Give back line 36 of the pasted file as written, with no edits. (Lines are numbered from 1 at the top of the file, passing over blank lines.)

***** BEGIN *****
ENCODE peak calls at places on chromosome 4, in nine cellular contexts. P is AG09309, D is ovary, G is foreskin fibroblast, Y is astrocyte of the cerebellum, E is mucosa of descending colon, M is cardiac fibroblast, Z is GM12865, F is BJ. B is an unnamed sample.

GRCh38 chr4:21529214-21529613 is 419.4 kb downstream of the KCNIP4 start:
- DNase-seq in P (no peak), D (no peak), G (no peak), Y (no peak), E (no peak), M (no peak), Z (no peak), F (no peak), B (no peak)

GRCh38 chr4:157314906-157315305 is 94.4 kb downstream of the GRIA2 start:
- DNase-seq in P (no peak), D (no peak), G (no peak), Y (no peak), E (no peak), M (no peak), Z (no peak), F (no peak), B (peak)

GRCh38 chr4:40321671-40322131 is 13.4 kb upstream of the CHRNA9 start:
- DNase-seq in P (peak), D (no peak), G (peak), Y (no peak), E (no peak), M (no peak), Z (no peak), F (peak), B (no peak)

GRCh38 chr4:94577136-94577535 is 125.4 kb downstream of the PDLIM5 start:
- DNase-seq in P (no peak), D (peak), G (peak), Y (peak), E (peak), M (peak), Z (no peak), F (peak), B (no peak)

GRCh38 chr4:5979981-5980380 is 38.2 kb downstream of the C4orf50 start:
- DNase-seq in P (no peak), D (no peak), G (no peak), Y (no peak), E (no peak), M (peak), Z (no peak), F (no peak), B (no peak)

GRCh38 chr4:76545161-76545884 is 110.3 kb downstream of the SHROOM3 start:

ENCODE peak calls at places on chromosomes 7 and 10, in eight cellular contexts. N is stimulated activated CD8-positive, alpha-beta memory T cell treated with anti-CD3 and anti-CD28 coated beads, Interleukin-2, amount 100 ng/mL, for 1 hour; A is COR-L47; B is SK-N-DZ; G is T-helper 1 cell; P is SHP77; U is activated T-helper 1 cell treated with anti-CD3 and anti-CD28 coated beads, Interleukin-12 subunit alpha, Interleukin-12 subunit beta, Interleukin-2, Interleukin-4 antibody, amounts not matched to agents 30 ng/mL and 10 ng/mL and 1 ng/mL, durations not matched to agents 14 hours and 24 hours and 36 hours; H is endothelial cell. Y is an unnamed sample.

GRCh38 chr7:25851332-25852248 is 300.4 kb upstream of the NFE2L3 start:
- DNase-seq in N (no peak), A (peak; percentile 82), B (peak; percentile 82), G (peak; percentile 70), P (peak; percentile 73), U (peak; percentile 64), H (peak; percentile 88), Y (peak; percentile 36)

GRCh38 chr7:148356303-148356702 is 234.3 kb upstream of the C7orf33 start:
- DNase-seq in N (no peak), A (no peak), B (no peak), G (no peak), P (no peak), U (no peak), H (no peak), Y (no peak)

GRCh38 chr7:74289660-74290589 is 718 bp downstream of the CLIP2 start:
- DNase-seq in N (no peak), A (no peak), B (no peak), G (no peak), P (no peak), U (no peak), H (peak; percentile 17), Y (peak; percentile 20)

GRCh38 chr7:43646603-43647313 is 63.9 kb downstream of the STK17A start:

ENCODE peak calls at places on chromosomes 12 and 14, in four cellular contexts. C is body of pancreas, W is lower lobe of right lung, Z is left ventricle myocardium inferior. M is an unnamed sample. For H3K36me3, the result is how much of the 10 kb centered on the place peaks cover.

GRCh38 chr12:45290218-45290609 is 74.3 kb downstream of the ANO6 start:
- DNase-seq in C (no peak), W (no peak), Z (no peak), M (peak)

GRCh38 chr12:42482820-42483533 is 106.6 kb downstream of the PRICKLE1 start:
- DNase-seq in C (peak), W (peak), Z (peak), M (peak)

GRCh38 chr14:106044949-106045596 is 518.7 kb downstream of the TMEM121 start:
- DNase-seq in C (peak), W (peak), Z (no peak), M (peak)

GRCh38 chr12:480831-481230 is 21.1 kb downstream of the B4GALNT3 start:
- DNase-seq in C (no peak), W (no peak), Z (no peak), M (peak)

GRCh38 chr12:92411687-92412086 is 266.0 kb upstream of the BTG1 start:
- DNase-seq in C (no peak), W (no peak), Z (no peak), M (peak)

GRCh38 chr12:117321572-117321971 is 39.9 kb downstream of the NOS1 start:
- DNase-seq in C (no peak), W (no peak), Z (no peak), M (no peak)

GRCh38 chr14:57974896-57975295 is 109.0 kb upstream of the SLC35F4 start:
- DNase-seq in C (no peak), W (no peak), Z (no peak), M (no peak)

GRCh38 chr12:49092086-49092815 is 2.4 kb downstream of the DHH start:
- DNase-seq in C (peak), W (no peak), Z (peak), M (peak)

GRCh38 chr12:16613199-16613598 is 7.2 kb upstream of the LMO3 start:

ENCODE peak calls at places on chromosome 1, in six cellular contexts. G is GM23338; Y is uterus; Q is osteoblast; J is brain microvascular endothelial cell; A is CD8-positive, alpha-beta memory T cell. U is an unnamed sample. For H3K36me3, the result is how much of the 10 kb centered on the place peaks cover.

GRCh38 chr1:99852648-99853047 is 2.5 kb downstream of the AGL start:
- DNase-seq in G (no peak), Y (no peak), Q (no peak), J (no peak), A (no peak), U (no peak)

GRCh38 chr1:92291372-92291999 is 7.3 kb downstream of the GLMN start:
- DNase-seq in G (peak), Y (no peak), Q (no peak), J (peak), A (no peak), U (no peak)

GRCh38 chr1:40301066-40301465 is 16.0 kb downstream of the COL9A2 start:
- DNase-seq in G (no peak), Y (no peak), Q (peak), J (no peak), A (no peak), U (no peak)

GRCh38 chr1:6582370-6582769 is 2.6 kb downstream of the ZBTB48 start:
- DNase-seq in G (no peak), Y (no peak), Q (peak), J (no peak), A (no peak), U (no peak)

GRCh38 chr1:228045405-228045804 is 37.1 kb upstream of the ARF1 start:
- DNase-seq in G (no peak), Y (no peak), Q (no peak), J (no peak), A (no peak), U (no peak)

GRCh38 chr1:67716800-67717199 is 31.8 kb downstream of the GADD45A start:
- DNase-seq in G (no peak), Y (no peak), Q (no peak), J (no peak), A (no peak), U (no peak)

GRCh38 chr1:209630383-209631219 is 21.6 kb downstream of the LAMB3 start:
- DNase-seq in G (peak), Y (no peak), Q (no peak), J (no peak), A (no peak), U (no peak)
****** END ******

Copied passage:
GRCh38 chr12:49092086-49092815 is 2.4 kb downstream of the DHH start: